Gabrielle Moser

  • picks April 16, 2019

    Pamila Matharu and Sister Co-Resister

    Pamila Matharu and Sister Co-Resister's exhibition uses the archive as a method for locating the self. Encompassing video, sculpture, photography, personal artifacts, and a site-specific installation, “One of These Things is Not Like the Other” is structured by experiences of intergenerational trauma as faced by three different women—the writer Lakshmi Gill, the late modernist painter Amrita Sher-Gil, and Matharu herself—weaving these personal histories into transnational narratives of dispossession and resistance.

    The show opens with a new video by Matharu, stuck between an archive and an

  • picks January 29, 2019

    Tim Whiten

    An altar, a prayer book, a reliquary, a miniature temple, and two crosses are arranged around a casket at the center of Tim Whiten’s solo exhibition “Suspend.” Glowing eerily in the natural light, the crystalline glass of the casket, Who-Man/Amen, 2015-16, protects a wrapped skeleton, whose toes are visible through oval windows along the top of the sculpture. The surrounding works might be read as props for a funerary rite, objects of devotion, or tools for warding off evil spirits. This ambiguity between threat and protector, decay and renewal, sets the stage for the show’s dramatic take on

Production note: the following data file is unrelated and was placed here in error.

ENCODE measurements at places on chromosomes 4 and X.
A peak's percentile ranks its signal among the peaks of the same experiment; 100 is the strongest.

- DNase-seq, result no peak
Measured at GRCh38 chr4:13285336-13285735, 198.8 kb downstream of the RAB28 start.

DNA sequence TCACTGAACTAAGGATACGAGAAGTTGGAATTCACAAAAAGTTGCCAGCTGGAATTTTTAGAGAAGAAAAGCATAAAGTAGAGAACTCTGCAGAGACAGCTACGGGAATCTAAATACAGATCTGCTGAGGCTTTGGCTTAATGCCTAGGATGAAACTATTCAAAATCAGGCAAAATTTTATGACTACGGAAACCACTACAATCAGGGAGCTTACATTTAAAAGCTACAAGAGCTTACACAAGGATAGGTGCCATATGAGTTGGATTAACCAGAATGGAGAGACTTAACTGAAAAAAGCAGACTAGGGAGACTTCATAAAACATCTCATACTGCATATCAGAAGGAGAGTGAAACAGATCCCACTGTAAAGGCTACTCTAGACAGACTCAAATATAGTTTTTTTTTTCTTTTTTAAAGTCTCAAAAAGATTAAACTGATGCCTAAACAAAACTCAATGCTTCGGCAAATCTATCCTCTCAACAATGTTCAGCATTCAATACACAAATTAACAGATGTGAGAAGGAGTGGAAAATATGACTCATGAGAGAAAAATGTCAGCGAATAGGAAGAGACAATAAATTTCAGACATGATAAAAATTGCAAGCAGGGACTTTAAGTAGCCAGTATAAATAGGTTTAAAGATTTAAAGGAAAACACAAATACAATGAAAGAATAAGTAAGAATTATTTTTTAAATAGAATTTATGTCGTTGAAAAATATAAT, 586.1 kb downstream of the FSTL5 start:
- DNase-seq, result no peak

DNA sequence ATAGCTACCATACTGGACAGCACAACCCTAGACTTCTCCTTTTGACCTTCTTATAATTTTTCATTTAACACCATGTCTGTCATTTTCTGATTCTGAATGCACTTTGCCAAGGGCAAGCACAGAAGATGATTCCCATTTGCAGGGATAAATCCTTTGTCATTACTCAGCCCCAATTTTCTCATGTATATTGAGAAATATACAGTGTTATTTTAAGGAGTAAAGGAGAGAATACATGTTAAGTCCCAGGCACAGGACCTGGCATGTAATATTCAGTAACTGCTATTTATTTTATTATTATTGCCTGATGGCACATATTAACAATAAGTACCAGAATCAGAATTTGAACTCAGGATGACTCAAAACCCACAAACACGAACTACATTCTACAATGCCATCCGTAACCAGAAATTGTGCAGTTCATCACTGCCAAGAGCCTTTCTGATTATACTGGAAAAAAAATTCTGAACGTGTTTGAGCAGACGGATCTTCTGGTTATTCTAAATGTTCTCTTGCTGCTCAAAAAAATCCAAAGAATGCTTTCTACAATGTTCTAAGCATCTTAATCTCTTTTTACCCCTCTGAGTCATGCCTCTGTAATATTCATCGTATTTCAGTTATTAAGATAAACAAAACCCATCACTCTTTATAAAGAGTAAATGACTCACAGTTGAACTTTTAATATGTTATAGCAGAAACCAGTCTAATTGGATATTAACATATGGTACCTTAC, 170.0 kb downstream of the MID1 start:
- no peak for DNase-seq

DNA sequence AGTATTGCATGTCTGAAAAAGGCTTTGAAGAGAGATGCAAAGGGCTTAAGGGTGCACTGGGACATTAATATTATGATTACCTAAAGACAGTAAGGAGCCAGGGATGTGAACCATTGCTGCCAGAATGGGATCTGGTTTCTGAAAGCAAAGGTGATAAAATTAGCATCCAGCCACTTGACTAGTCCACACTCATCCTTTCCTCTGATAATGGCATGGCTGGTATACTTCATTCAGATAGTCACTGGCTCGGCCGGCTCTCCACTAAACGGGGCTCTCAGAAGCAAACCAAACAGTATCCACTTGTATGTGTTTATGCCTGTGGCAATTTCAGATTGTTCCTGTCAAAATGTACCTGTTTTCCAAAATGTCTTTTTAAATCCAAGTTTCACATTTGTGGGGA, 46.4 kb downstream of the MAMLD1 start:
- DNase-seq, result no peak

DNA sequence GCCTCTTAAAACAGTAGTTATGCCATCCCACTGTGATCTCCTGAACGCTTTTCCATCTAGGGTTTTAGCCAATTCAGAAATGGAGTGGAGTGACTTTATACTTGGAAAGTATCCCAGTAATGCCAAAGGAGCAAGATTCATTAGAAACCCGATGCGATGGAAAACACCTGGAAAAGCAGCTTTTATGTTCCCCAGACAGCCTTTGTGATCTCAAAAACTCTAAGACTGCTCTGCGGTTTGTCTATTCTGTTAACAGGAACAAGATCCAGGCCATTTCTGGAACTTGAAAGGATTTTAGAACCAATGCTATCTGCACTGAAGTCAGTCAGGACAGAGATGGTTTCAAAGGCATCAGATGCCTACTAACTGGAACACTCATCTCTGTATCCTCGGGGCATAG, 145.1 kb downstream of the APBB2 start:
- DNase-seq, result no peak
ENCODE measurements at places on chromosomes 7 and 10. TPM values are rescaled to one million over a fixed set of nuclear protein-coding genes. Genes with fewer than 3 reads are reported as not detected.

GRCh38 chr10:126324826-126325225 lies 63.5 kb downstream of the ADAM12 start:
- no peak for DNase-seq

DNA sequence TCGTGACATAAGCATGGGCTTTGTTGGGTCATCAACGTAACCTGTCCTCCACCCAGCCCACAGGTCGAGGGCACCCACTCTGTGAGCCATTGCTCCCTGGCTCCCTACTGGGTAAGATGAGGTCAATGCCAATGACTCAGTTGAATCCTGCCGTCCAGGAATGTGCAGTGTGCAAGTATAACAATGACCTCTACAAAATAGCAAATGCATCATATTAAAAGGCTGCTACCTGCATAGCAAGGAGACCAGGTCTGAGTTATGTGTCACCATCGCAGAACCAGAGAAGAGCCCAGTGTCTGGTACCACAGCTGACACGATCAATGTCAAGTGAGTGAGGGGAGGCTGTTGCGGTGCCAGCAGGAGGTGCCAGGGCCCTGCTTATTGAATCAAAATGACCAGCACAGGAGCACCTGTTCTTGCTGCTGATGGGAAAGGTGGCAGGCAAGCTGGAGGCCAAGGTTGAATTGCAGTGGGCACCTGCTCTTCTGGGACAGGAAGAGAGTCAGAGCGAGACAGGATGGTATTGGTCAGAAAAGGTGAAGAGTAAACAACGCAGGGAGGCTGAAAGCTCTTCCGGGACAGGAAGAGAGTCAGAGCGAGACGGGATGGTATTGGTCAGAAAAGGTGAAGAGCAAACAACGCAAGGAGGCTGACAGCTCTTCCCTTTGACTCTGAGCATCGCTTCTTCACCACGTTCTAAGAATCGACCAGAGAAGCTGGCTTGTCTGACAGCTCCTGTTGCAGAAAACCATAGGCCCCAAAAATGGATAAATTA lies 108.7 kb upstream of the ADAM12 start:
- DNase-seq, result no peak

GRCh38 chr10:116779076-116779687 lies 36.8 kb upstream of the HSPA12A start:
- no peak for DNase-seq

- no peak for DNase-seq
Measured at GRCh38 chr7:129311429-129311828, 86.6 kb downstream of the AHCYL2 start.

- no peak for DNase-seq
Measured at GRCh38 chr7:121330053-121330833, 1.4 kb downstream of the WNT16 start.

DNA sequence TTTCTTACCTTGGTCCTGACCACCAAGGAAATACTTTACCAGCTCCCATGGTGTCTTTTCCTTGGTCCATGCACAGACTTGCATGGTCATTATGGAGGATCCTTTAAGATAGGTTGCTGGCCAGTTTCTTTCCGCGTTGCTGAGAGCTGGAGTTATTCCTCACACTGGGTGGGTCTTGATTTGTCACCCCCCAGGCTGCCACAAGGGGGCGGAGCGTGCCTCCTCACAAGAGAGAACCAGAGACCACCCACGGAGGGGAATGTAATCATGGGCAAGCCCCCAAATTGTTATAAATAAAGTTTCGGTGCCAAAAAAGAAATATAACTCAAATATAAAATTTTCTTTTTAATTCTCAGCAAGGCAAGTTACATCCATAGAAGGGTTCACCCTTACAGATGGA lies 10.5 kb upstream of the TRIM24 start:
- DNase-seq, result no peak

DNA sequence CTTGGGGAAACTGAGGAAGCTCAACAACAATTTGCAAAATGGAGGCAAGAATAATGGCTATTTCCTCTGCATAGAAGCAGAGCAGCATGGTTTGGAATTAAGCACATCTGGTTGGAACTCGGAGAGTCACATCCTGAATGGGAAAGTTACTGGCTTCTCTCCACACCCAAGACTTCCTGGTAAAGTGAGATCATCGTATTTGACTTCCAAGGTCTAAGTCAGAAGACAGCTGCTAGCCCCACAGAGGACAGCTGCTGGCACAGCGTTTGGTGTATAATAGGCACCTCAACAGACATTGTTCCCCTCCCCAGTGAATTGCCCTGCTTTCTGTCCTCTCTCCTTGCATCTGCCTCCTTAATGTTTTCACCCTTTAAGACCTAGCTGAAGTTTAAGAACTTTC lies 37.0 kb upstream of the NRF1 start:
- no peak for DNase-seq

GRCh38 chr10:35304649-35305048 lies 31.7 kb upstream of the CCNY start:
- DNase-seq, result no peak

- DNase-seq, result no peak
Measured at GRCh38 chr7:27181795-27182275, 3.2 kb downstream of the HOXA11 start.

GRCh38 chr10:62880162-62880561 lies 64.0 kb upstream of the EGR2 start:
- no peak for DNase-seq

• Rebecca Belmore

    In a rare self-portrait by Rebecca Belmore, the artist stands at a distance with her back to the camera, unrecognizable in a bright-orange work suit, its fluorescent X demarcating her shoulders against a huge expanse of plastic tarp. Safety vests appear throughout her photographs as uniforms for the artist as worker, but they also serve a signatory function: On land treaties with the British colonial government, indigenous leaders often marked their names with an X. In wearing this sign in the Canadian landscape, Belmore asserts her presence as both resident and author, marker and maker, whose